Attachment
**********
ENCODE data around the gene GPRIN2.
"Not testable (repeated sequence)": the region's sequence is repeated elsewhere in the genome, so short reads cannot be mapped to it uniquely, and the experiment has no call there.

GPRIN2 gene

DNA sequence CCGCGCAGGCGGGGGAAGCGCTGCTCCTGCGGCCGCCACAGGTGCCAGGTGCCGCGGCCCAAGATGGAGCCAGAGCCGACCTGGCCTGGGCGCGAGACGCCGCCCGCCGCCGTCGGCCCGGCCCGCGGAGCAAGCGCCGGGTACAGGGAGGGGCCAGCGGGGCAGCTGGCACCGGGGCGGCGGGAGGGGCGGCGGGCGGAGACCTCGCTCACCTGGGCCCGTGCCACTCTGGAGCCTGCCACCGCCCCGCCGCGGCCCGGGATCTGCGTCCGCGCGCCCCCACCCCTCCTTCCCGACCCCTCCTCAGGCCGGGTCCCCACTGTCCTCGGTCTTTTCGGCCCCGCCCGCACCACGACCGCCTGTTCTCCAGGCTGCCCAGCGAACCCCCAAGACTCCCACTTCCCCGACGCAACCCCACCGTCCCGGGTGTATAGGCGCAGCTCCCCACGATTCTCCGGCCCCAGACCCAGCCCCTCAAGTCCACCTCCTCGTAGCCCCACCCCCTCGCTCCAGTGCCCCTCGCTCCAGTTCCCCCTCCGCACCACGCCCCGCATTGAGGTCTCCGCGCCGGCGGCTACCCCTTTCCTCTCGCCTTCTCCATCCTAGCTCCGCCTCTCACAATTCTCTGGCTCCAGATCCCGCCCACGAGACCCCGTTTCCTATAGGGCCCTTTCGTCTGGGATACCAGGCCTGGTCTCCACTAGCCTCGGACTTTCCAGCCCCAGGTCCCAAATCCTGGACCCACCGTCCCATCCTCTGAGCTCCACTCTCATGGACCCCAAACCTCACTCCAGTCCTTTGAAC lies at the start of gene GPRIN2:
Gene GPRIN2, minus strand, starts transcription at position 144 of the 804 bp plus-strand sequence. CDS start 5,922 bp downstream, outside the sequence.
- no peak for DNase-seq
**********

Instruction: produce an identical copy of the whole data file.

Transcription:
ENCODE data around the gene GPRIN2.
"Not testable (repeated sequence)": the region's sequence is repeated elsewhere in the genome, so short reads cannot be mapped to it uniquely, and the experiment has no call there.

GPRIN2 gene

DNA sequence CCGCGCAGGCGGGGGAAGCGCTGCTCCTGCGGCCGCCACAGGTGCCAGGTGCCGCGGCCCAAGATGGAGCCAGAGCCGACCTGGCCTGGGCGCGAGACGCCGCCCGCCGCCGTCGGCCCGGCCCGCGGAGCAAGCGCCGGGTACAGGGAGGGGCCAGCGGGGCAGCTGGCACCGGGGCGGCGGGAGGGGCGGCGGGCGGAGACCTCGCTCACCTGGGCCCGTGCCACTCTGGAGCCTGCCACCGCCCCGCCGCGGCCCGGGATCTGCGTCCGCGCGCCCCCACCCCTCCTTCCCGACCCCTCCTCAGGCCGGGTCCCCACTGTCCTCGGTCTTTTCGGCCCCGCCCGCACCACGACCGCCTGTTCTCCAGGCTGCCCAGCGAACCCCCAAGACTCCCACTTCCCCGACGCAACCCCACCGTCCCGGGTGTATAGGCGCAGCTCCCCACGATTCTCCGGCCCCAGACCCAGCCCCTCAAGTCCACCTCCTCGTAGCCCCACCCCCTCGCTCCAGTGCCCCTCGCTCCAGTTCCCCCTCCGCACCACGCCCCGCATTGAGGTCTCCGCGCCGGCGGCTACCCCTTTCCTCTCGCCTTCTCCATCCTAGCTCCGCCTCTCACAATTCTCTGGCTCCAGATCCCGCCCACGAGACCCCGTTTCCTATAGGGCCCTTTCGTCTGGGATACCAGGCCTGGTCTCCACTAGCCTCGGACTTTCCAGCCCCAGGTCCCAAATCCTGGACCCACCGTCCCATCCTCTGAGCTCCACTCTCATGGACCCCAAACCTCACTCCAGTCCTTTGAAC lies at the start of gene GPRIN2:
Gene GPRIN2, minus strand, starts transcription at position 144 of the 804 bp plus-strand sequence. CDS start 5,922 bp downstream, outside the sequence.
- no peak for DNase-seq